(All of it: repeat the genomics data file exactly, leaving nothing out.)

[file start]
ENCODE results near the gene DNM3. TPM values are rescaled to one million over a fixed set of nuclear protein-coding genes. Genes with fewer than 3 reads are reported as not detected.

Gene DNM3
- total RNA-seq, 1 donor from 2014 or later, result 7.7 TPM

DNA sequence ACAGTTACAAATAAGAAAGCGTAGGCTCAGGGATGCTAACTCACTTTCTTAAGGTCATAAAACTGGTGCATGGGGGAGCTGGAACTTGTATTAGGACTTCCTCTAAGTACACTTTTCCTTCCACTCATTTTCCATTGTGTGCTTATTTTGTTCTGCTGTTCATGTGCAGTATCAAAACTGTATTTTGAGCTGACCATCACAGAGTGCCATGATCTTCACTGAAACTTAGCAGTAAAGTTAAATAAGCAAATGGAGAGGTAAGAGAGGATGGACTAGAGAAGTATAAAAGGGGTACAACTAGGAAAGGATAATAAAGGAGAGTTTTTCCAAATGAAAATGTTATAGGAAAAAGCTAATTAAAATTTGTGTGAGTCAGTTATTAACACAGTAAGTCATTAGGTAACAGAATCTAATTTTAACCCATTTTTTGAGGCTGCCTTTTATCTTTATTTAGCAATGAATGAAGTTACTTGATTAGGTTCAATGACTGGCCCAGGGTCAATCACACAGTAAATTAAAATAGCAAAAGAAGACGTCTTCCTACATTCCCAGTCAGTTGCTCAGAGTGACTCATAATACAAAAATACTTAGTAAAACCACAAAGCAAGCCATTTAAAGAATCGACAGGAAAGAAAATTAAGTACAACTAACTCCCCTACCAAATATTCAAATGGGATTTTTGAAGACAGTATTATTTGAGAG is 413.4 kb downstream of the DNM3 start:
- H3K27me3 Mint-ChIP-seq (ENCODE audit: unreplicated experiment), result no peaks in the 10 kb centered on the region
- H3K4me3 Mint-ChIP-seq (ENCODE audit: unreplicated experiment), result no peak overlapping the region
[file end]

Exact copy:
ENCODE results near the gene DNM3. TPM values are rescaled to one million over a fixed set of nuclear protein-coding genes. Genes with fewer than 3 reads are reported as not detected.

Gene DNM3
- total RNA-seq, 1 donor from 2014 or later, result 7.7 TPM

DNA sequence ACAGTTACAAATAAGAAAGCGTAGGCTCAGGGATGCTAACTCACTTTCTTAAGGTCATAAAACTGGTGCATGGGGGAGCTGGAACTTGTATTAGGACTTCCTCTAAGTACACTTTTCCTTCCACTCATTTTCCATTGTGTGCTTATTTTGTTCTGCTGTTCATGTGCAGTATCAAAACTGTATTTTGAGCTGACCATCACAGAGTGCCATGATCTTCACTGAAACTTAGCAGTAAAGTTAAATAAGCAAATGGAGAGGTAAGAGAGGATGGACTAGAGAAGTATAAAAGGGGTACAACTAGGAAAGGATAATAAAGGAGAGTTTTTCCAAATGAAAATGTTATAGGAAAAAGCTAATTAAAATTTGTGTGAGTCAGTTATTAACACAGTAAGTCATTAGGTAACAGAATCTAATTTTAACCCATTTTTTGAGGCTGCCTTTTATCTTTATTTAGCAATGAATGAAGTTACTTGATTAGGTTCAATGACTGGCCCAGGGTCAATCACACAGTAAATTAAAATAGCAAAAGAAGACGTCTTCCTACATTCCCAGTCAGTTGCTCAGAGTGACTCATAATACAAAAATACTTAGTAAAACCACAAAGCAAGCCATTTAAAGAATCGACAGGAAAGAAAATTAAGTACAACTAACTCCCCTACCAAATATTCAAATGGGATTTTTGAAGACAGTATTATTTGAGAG is 413.4 kb downstream of the DNM3 start:
- H3K27me3 Mint-ChIP-seq (ENCODE audit: unreplicated experiment), result no peaks in the 10 kb centered on the region
- H3K4me3 Mint-ChIP-seq (ENCODE audit: unreplicated experiment), result no peak overlapping the region